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Marine: Winds are NE 10-15 knots with seas 6-7 feet at 10 seconds this morning. A Small Craft Advisory WON SCAfor hazardous seas is in effect from noon today through late tonight. Swells building to 11 feet at 14 seconds this afternoon and N winds rising to 15 knots gusting 20-25. Tonight, northerlies 15-20 knots gusting 25 with seas 10 feet at 13 seconds. A NE breeze 15-20 knots is expected tomorrow, seas falling from 9 to 7 feet by afternoon. Outlook is for southerlies 10-20 knots Saturday through Monday, swells 5-7 feet. Always check the latest Bar Reports before you venture offshore.

On the Beach… Mostly sunny, breezy, surf 8-10 feet (moderate).
* Though not meeting official high surf advisory criteria, today’s waves will be large enough that you should stay off of jetties and offshore rocks, and be extremely watchful on sandy beaches and rocky shores. Surf of this size can sweep people off rocks and beaches.
* Tides
10/22 Thu 08:47 AM 7.06 H
10/22 Thu 02:33 PM 2.90 L
10/22 Thu 08:32 PM 7.03 H
10/23 Fri 02:57 AM 0.74 L

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In Short: Mainly Clear, moderate winds, cool nights, then cloudy and chance of rain.

 Posted by at 8:05 AM

Busy Night for Depoe Bay Council

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Oct 222015
 
Depoe Bay City Council Harbor, Chamber, Law Enforcement and Scenic  Lands Park!

Depoe Bay City Council
Harbor, Chamber, Law Enforcement and Scenic Lands Park!

Whither the Harbor Commission

The still under-siege remnants of the Depoe Bay Harbor Commission may be down, but it’s still above the waterline – barely. Normally made up of seven harbor commissioners with considerable knowledge about the World’s Smallest Harbor, the commission is now down to an insufficient number to constitute even a quorum of itself.

As some may recall, more than a few members of the commission were indicted by a Lincoln County Grand Jury on charges of conspiring to cheat the state Department of Fish and Wildlife out of fishing license money collected by the Tradewinds Charter Company in the harbor. Those indicted have been removed from their seats on the harbor commission. It means there is about to be launched a serious recruitment effort to find people to apply for those seats and get the harbor back to being the economic spark-plug for the town that it’s always been.

Councilors said they want to produce a loud and vigorous campaign to recruit new members to the commission. They say there is a lot of work to be done including replacing docks 2, 3, 4 and 5. They say it’ll have to be done with outside grants because the city’s meager tax collecting authority can’t do it alone. There is also the recurring need for dredging that needs to be coordinated and scheduled on a regular basis. There’s also the seawall issue and more.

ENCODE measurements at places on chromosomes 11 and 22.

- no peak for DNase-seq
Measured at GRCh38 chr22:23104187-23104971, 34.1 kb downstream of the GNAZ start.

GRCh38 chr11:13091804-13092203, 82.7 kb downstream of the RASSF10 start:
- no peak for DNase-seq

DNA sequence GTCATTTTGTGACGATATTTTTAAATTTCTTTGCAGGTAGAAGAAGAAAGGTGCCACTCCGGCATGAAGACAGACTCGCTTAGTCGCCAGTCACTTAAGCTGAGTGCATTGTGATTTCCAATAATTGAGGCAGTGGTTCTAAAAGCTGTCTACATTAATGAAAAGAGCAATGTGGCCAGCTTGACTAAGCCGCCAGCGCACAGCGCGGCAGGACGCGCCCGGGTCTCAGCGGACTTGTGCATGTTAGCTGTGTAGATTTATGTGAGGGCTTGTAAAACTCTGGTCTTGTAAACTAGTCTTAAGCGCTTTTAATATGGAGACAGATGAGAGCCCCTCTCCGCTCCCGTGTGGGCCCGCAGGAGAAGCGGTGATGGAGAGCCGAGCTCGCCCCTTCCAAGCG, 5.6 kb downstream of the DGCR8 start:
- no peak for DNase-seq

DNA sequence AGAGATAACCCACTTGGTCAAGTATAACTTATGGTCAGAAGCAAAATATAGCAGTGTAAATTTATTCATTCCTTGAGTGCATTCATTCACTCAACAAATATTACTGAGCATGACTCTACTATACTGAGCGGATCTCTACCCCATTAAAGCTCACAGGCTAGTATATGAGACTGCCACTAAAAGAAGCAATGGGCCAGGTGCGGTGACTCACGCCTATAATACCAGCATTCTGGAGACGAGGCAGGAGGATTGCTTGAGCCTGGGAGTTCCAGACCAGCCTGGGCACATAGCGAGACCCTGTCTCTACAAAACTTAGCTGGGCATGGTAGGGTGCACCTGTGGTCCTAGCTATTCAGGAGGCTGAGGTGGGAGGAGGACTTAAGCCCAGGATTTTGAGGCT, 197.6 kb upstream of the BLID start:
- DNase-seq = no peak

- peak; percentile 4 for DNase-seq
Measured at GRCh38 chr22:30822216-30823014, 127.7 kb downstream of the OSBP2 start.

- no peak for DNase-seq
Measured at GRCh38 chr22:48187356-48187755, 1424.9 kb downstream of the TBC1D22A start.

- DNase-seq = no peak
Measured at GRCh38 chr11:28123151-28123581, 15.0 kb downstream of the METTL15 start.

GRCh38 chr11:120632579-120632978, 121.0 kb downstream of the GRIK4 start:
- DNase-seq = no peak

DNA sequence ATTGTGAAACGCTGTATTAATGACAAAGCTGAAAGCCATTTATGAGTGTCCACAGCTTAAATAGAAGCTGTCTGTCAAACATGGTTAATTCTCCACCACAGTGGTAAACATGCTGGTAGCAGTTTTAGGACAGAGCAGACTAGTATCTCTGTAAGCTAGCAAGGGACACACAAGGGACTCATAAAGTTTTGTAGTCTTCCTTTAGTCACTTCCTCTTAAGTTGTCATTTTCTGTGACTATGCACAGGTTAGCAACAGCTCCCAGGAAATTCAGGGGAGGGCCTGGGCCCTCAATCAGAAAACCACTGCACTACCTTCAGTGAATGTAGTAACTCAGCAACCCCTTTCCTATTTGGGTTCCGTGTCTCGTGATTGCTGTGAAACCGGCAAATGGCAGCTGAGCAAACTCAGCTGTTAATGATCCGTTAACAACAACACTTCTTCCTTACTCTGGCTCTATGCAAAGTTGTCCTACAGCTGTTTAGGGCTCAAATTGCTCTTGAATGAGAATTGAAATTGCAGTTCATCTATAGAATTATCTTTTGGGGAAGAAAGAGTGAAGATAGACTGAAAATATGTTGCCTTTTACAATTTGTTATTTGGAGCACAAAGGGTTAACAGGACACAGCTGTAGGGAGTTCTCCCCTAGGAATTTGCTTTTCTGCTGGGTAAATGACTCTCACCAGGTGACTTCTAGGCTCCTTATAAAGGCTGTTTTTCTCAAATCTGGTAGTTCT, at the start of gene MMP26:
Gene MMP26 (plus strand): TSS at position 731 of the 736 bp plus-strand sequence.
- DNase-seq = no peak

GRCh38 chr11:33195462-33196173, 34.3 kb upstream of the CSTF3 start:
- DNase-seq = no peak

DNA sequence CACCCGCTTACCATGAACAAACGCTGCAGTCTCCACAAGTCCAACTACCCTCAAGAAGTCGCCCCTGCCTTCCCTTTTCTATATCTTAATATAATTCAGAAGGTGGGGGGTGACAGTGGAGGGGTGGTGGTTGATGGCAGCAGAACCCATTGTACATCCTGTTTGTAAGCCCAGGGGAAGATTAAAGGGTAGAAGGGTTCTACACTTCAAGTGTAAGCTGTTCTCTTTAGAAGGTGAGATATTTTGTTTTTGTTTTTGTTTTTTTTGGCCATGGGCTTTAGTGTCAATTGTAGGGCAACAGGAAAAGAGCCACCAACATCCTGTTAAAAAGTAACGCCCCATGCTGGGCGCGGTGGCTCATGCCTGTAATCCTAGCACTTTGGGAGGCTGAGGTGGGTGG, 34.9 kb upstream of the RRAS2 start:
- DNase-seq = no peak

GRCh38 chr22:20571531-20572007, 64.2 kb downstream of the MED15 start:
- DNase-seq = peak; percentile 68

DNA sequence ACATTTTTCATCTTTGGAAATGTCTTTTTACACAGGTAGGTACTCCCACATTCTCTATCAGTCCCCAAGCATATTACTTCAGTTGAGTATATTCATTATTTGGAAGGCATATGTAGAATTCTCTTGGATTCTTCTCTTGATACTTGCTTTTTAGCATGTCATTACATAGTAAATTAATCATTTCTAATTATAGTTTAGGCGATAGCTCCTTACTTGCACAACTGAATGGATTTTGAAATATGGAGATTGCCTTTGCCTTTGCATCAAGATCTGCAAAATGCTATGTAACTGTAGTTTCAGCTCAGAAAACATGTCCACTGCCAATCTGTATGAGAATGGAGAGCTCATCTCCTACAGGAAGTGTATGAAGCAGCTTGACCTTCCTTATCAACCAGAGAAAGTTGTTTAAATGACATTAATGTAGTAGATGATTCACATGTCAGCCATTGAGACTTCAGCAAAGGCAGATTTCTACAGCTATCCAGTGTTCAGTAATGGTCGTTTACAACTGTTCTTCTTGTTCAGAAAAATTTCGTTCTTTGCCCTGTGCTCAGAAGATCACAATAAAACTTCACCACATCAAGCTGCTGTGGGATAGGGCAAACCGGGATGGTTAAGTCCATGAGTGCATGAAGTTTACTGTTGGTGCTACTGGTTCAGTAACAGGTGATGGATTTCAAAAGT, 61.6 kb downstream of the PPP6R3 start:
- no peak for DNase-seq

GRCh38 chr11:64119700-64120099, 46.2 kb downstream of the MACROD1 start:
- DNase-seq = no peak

However Mayor AJ Mattila lamented that the ousted former members of the commission should have been allowed to continue serving since they haven’t yet been convicted of anything. However, the city attorney and other members of the council said it’s not a question of “innocent until proven guilty.” They said the defendants are banned by the court from having business dealings with anything at the harbor pending trial, or anything close to it. So, it is reasoned, those banned no longer have a role on the commission and that their removal was clearly proper. They said the harbor can’t wait for the scandal to go to trial and be resolved because the harbor has needs today that require immediate attention.

Others lamented the recent resignation of Harbor Commissioner Loren Goddard, of Dockside Charters, who they characterized as one of the strongest contributors to the progress made in charting the harbor’s future. One councilor said the rift between the council and the commission had become so painful for Goddard that they understood his reasons for leaving. At that point Mayor Mattila pulled out a letter he had personally written to Goddard thanking him for his service and contributions to the harbor mission. Mattila said he regretted Goddard’s departure and that he’d be welcome back if Goddard could find a way to make it happen. Other councilors said that the commission needs knowledgeable people with a steady hand to help move the harbor’s economic development forward and strongly hinted that they hope that “someday” Goddard will re-up.

In the meantime the council will advertise the commission’s numerous vacancies and they will try to get the local news media to do put their shoulder into the search by writing informative articles concerning the importance of getting the port back on track.

The council then re-constituted the commission’s membership – expanding the commission from 7 members to 9 – the two extra being non-voting but somewhat expert on environmental or regulatory issues or knowledgeable on economic growth and aspects related to it. The regular 7 voting members would be made up of no more than two non-residents of Depoe Bay, no more than two with direct financial ties to the harbor with special consideration for those with environmental, business and other specialized expertise.

Renewing Depoe Bay Chamber of Commerce contract to promote tourism

Whale Center Downtown Depoe Bay Operated by Oregon State Parks

Whale Center
Downtown Depoe Bay
Operated by Oregon State Parks
Google Earth graphic

The city council also renewed a multi-year contract with the Depoe Bay Chamber of Commerce – awarding them just under five thousand dollars a year to promote special tourist attracting events throughout the year which the chamber coordinates and presents. City Councilor Steve Sparks expressed interest in the Chamber exploring whether it’s possible to set up their offices in the Whale Center next to the bridge to better serve visitors to Depoe Bay by being more out and among them. Chamber Board member Bea Ray said it’s an idea worth exploring but cautioned that the Whale House is owned by State Parks which may or may not welcome such a move.